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NHMRC has a well-established role in the development of ethical advice for ART. The ART guidelines are used by professional organisations to set standards for the practice of ART. The ART guidelines are primarily intended for ART clinicians, clinic nurses, embryologists, counsellors and administrators, researchers, Human Research Ethics Committees, and governments.
NHMRC is currently working with an expert advisory committee to develop a new online resource for guideline developers that will update its current methodological advice.
We are committed to setting high standards in ethics in health care and research.
Guidelines and tools about assisted reproductive technology; clinical ethics; embryo research, stem cells and human cloning; organ and tissue donation and transplantation; privacy; research involving Aboriginal and Torres Strait Islander peoples.
We issue guidelines to support high-quality clinical and research practice. We also help other researchers and clinicians to develop guidelines in their areas of expertise.
This Targeted Call for Research (TCR) aims to provide funding for culturally appropriate research that specifically addresses dementia in Aboriginal and Torres Strait Islander Australians (referred to as ‘Indigenous Australians’ for the purposes of this TCR) and the impact on their families and carers.
Listing the recipients of funding, as well as characteristics of the successful institution or researcher, from 2013 onward.
NHMRC has responsibility for monitoring compliance and investigating potential non-compliance with the Research Involving Human Embryos Act 2002 (RIHE Act) and the Prohibition of Human Cloning for Reproduction Act 2002 (PHCR Act).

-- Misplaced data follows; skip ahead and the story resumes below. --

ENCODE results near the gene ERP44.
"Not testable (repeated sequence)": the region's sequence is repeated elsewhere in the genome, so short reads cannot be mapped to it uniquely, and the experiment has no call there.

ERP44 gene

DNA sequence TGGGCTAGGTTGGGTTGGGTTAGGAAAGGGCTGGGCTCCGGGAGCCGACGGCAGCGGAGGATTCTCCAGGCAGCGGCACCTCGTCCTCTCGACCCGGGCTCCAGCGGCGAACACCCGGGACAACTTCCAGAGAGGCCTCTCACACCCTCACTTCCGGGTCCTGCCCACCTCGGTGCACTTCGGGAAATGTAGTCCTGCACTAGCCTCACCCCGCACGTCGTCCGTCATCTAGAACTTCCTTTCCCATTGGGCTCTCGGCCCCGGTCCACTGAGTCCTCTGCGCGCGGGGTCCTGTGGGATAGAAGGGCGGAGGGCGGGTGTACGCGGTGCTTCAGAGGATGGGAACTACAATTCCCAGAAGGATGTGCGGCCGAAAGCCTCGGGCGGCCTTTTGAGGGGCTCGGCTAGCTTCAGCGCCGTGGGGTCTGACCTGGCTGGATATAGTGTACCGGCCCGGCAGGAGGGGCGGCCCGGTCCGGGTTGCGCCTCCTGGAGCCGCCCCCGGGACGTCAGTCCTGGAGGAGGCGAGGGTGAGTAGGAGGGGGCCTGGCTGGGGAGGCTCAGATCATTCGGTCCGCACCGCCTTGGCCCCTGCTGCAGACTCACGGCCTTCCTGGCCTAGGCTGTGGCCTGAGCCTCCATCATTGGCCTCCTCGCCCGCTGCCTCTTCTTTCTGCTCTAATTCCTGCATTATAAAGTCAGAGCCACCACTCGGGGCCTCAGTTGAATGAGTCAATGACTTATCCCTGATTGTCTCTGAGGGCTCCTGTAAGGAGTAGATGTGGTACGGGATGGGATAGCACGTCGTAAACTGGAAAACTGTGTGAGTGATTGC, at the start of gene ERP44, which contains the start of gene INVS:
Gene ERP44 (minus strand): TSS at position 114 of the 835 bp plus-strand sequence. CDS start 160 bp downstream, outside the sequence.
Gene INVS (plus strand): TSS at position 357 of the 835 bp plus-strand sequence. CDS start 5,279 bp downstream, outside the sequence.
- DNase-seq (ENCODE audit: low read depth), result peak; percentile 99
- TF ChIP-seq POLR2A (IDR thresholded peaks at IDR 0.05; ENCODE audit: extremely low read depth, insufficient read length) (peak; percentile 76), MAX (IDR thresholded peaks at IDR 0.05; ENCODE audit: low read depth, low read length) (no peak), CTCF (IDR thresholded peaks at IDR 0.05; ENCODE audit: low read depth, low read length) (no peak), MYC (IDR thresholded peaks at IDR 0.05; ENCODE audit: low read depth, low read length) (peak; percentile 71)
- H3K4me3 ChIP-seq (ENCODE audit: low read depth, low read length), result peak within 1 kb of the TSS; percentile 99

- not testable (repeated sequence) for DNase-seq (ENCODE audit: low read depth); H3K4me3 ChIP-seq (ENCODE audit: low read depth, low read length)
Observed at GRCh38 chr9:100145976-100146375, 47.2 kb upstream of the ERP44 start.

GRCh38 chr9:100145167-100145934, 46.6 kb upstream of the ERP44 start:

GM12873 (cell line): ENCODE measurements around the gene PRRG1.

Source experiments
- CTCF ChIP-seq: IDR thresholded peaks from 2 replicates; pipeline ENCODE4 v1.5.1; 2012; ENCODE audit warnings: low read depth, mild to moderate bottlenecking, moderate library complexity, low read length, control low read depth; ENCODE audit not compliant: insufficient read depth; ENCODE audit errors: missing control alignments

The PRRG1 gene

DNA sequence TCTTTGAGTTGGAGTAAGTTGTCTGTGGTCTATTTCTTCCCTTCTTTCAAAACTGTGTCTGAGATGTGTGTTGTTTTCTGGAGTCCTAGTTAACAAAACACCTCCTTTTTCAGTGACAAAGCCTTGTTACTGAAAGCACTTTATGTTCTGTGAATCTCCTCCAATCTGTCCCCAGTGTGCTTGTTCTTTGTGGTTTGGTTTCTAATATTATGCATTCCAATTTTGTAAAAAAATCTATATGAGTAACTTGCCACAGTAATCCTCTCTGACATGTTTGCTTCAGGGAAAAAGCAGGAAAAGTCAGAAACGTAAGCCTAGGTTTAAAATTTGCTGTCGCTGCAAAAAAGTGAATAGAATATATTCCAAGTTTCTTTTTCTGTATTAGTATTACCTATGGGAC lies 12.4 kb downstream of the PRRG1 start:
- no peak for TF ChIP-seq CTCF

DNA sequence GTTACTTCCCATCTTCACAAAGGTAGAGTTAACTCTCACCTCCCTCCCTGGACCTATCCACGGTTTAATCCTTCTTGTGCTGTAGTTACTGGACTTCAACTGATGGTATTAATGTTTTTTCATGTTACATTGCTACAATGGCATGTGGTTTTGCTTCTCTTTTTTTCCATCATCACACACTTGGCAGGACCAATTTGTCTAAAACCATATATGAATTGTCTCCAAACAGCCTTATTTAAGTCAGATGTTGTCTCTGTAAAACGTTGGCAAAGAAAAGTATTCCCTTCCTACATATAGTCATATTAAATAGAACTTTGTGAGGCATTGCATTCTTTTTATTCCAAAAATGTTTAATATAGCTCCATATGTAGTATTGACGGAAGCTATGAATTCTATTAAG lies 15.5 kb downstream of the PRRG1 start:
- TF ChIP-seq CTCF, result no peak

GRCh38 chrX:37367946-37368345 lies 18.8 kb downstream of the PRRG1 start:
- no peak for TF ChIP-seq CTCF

The National Health and Medical Research Council (NHMRC) is the Australian Government’s primary health and medical research funding agency. With NHMRC support, Australia undertakes outstanding health and medical research which has contributed to significant improvements in individual and population health.
The NHMRC Postgraduate Scholarships scheme funds successful applicants to attain a research based postgraduate degree (Doctor of Philosophy (PhD) or a Research Masters Degree).
Priority Round 1 is about the implementation of dementia research into clinical practice and care in various settings, such as hospitals, community, aged care facilities and general practice. Applications addressing Aboriginal and Torres Strait Islander health are encouraged, as are applications targeted at regional and remote community health.
Organ and tissue transplantation is an effective and well-established treatment, with the potential to drastically improve the health and life of recipients. However, despite increasing success rates and the broadening of recipient eligibility and organ suitability criteria, the demand for organs and tissues continues to exceed their availability.
The Research Involving Human Embryos Act 2002 requires that research on human embryos can only be conducted under a licence issued by the NHMRC Embryo Research Licensing Committee. Licensable activities include: some uses of excess assisted reproductive technology embryos; the creation or use of certain other human embryos; research or training involving fertilisation of a human egg by a human sperm, or other activities specified in the legislation.
Licence holders are responsible for ensuring that their organisations comply with licence conditions. Each person who is identified in the licence conditions as an authorised person must be fully informed about the licence and its conditions and the requirements of the legislation and any corresponding state or territory law.
NHMRC funds research through institutions that it has approved to administer NHMRC grants.
Information for Institutions reporting on compliance against the NHMRC Funding Agreement.
Human Research Ethics Committees (HRECs) review all research proposals involving human participants to ensure that they are ethically acceptable. There are more than 200 HRECs in research organisations across Australia.
In multi-centre research, it is important that the policies and processes of an institution and its Human Research Ethics Committee (HREC) comply with Australian guidelines, but that this requirement does not take time and resources away from researchers.